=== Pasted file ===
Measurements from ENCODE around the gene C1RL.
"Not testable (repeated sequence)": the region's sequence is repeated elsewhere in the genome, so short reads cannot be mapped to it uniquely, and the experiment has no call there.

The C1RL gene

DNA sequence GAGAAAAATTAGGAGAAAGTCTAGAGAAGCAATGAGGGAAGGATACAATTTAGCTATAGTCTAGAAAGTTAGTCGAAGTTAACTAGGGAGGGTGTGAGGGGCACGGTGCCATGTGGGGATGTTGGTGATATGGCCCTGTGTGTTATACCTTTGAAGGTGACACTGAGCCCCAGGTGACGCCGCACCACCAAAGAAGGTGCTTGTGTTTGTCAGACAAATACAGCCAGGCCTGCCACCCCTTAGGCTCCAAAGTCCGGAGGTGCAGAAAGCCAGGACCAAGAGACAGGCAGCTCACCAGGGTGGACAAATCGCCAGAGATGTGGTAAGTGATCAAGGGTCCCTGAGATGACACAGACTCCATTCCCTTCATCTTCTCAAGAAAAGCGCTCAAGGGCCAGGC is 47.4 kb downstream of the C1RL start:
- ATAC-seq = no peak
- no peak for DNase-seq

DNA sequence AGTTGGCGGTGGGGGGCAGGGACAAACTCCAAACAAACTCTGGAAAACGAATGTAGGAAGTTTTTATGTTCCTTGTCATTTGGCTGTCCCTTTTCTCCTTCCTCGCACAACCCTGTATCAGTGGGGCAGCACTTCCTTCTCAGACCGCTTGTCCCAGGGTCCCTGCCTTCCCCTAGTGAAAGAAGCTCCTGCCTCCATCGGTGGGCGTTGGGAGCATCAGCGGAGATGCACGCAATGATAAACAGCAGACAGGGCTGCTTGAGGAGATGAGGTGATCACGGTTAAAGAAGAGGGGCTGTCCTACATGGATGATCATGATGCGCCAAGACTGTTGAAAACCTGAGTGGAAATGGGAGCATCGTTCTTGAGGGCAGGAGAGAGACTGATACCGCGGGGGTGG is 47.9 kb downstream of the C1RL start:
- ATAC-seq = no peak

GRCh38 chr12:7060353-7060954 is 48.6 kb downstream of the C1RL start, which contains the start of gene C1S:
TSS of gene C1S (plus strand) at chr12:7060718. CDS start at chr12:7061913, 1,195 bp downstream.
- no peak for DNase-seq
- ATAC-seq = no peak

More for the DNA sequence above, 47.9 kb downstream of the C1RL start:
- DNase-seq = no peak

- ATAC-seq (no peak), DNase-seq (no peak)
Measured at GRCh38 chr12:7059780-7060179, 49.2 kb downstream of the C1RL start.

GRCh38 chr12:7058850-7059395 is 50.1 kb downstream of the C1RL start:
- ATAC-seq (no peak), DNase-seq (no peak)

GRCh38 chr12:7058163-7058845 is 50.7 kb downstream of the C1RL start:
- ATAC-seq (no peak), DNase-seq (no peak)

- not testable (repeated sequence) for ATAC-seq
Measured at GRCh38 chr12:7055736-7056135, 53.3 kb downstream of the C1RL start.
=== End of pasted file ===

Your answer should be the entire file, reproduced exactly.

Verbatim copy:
Measurements from ENCODE around the gene C1RL.
"Not testable (repeated sequence)": the region's sequence is repeated elsewhere in the genome, so short reads cannot be mapped to it uniquely, and the experiment has no call there.

The C1RL gene

DNA sequence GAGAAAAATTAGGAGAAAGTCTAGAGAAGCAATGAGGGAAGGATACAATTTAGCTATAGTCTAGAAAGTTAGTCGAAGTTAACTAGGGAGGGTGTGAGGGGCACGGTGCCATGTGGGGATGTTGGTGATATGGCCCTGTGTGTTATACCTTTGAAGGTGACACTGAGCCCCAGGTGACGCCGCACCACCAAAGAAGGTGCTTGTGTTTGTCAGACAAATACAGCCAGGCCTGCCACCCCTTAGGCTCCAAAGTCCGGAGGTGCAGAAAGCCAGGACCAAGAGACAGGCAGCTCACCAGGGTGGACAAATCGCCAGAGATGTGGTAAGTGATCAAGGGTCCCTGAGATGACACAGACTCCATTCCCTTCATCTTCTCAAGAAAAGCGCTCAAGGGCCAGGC is 47.4 kb downstream of the C1RL start:
- ATAC-seq = no peak
- no peak for DNase-seq

DNA sequence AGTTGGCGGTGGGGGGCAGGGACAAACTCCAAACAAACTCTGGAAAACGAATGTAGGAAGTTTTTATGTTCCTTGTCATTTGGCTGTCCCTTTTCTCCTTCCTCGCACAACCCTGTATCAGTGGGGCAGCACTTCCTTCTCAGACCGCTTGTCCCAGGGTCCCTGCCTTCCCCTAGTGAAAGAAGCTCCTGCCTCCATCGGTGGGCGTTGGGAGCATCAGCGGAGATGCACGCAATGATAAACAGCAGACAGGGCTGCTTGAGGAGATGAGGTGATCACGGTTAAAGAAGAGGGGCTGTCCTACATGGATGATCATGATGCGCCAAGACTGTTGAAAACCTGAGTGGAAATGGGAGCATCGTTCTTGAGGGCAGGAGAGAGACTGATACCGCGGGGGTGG is 47.9 kb downstream of the C1RL start:
- ATAC-seq = no peak

GRCh38 chr12:7060353-7060954 is 48.6 kb downstream of the C1RL start, which contains the start of gene C1S:
TSS of gene C1S (plus strand) at chr12:7060718. CDS start at chr12:7061913, 1,195 bp downstream.
- no peak for DNase-seq
- ATAC-seq = no peak

More for the DNA sequence above, 47.9 kb downstream of the C1RL start:
- DNase-seq = no peak

- ATAC-seq (no peak), DNase-seq (no peak)
Measured at GRCh38 chr12:7059780-7060179, 49.2 kb downstream of the C1RL start.

GRCh38 chr12:7058850-7059395 is 50.1 kb downstream of the C1RL start:
- ATAC-seq (no peak), DNase-seq (no peak)

GRCh38 chr12:7058163-7058845 is 50.7 kb downstream of the C1RL start:
- ATAC-seq (no peak), DNase-seq (no peak)

- not testable (repeated sequence) for ATAC-seq
Measured at GRCh38 chr12:7055736-7056135, 53.3 kb downstream of the C1RL start.